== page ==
The memos were issued in response to an executive order signed by President Trump in May, declaring, "It shall be the policy of the executive branch to vigorously enforce federal law's robust protections for religious freedom" and instructing the attorney general to "issue guidance interpreting religious-liberty protections in federal law".
The memo, which dovetailed with another rule from President Donald Trump's administration Friday that extended exceptions from the Affordable Care Act's contraception mandate to religiously affiliated organizations, gives guidance across federal agencies about a new series of stances on religious expression.
The guidance says the government can not unduly burden people or certain businesses from practicing their faith, noting, "The free exercise of religion includes the right to act or abstain from action in accordance with one's religious beliefs".
The religious objection order lifts the burden of proof from religious objectors who claim their beliefs about marriage or other issues have not been upheld. "Freedom of religion is paramount to our nation's success, but does give people the right to impose their beliefs on others, to harm other, or to discriminate". "It is countenancing exercises of faith in a way that will harm other individuals".
Because of a new interim final rule announced October 6 by the Trump administration, clients of First Liberty are now exempt from the Affordable Care Act's contraceptive mandate, which forced businesses, ministries, and other non-profit organizations to reject their religious beliefs and moral convictions or violate the law.
The guidelines are seen as potentially undermining protections for LGBTI people since religious freedom is often used as a justification for LGBTI discrimination.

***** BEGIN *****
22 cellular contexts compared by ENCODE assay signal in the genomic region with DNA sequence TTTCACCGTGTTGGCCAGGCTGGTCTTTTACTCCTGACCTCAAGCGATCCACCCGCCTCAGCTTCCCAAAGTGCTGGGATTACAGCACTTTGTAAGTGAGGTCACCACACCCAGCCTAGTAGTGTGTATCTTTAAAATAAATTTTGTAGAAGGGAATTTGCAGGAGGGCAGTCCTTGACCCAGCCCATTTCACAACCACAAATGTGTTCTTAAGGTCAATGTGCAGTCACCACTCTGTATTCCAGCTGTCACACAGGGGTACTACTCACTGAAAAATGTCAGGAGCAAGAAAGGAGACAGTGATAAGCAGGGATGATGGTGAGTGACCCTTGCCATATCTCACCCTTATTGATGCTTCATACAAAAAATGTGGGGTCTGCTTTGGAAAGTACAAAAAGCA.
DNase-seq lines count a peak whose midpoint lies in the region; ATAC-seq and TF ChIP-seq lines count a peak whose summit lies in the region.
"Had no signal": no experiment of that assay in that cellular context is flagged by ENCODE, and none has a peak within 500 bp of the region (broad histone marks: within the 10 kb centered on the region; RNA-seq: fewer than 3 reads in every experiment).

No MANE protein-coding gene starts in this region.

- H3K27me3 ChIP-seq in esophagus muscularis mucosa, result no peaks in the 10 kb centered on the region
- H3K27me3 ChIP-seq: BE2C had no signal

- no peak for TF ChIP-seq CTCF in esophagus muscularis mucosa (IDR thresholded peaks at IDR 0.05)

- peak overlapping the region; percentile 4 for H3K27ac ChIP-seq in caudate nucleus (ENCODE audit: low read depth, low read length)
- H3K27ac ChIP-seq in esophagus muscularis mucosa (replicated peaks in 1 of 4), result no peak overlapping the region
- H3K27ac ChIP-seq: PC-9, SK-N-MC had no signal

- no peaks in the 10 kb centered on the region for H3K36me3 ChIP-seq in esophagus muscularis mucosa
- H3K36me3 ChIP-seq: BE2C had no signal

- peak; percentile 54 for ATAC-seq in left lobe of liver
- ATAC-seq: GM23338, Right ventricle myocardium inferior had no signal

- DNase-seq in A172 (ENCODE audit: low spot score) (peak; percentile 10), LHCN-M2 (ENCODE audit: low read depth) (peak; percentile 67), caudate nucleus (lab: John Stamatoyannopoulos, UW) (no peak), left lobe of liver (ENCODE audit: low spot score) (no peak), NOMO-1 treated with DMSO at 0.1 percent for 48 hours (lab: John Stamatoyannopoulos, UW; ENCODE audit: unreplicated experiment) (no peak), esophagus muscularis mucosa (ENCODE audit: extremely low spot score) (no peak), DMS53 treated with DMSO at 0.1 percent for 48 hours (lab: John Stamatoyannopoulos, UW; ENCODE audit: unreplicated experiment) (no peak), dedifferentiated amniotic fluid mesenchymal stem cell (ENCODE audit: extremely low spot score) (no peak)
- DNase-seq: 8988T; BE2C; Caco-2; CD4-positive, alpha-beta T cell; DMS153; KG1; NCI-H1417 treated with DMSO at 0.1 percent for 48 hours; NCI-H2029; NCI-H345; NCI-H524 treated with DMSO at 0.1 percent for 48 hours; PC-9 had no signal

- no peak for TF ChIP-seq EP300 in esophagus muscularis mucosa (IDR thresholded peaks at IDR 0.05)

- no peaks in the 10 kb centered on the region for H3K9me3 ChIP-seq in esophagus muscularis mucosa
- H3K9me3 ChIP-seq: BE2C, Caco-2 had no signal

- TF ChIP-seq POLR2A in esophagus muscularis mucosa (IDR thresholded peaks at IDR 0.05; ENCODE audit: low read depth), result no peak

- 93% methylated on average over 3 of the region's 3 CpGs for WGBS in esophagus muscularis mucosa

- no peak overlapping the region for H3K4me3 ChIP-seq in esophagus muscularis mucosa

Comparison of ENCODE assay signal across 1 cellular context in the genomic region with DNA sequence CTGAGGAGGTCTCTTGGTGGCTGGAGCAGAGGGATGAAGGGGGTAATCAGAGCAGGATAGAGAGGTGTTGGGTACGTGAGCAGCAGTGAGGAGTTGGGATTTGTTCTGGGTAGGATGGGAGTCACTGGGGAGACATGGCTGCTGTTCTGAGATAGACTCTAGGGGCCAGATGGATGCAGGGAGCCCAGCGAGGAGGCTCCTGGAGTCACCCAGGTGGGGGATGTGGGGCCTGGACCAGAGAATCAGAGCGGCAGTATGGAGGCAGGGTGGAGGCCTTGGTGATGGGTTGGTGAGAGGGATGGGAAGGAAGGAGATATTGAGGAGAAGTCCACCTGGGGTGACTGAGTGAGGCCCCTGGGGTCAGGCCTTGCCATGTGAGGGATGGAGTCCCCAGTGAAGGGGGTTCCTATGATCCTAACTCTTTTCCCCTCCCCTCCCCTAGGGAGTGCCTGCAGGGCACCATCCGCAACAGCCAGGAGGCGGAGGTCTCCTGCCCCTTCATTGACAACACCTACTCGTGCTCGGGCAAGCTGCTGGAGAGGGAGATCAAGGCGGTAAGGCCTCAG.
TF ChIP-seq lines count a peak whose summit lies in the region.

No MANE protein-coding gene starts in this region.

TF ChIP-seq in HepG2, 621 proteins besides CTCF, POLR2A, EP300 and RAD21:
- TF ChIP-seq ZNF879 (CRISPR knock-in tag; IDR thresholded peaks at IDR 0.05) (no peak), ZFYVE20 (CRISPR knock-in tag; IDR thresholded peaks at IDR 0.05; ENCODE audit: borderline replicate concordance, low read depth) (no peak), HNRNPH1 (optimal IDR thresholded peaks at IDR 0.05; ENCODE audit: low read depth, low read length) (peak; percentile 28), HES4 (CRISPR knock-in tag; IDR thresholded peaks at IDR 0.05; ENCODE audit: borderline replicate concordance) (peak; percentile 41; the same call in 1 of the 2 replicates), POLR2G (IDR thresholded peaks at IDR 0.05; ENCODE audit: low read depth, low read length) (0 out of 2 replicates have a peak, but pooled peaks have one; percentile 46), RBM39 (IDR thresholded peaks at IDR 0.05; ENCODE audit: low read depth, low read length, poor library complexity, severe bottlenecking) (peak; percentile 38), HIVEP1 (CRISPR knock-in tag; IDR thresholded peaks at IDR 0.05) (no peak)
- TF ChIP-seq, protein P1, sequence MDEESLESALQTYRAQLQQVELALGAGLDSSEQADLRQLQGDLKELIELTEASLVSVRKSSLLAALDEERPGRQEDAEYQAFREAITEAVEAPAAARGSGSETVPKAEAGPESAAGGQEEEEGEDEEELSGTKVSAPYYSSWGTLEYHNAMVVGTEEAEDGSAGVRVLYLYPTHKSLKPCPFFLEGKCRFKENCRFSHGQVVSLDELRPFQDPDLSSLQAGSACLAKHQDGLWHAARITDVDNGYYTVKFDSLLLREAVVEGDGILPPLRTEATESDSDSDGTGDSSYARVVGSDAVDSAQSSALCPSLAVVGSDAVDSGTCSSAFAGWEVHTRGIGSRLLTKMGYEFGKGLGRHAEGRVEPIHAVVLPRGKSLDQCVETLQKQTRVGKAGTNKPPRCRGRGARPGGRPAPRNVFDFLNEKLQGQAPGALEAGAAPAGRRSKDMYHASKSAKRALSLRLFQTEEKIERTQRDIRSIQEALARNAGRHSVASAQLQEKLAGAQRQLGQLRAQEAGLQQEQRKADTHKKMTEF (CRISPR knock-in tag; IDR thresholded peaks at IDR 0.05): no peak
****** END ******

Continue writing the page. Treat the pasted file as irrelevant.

"RFRA applies to all sincerely held religious beliefs, whether or not central to, or mandated by, a particular religious organization or tradition".
Today's guidance by Jeff Sessions proves this Administration will do anything possible to categorize LGBTQ Americans as second-class citizens who are not equal under the law.
The administration first announced on Friday an expansion of religious and moral exemptions to the HHS contraceptive mandate, over which many non-profit groups and some for-profit businesses had sued the federal government. 'The White House says the guidance "does not authorize anyone to discriminate" - and Lambda Legal will make sure it doesn't'.
'It opens the door for discrimination in the workplace and public services, flying in the face of the majority of Americans of whom over 70 percent believe laws should protect LGBTQ people from discrimination, ' Isaacs said.
He outlined as examples that religious entities may not be excluded from secular aid programs-in reference to the June U.S. Supreme Court decision in Trinity Lutheran Church of Columbia v. Comer-and may not be prohibited from distributing religious materials simply due to their content.
"Today the Trump-Pence administration launched an all-out assault on LGBTQ people, women, and other minority communities by unleashing a sweeping license to discriminate", Human Rights Campaign President Chad Griffin said. Then-Attorney General Eric Holder's 2014 position on the matter was that the word "sex" in the statute "extends to claims of discrimination based on an individual's gender identity, including transgender status".
The memo makes clear the Justice Department's support of that opinion in noting that the primary religious freedom law - the Religious Freedom Restoration Act of 1993 - protects the rights not only of people to worship as they choose but also of corporations, companies and private firms.
Louise Melling, deputy legal director of the American Civil Liberties Union, said while the guidance does not change any laws or enact new rules, it forecasts the stance the Trump administration will take in ongoing or future litigation. Unfortunately, to the extent that the guidance defines existing law as permitting discrimination, that is a meaningless assurance.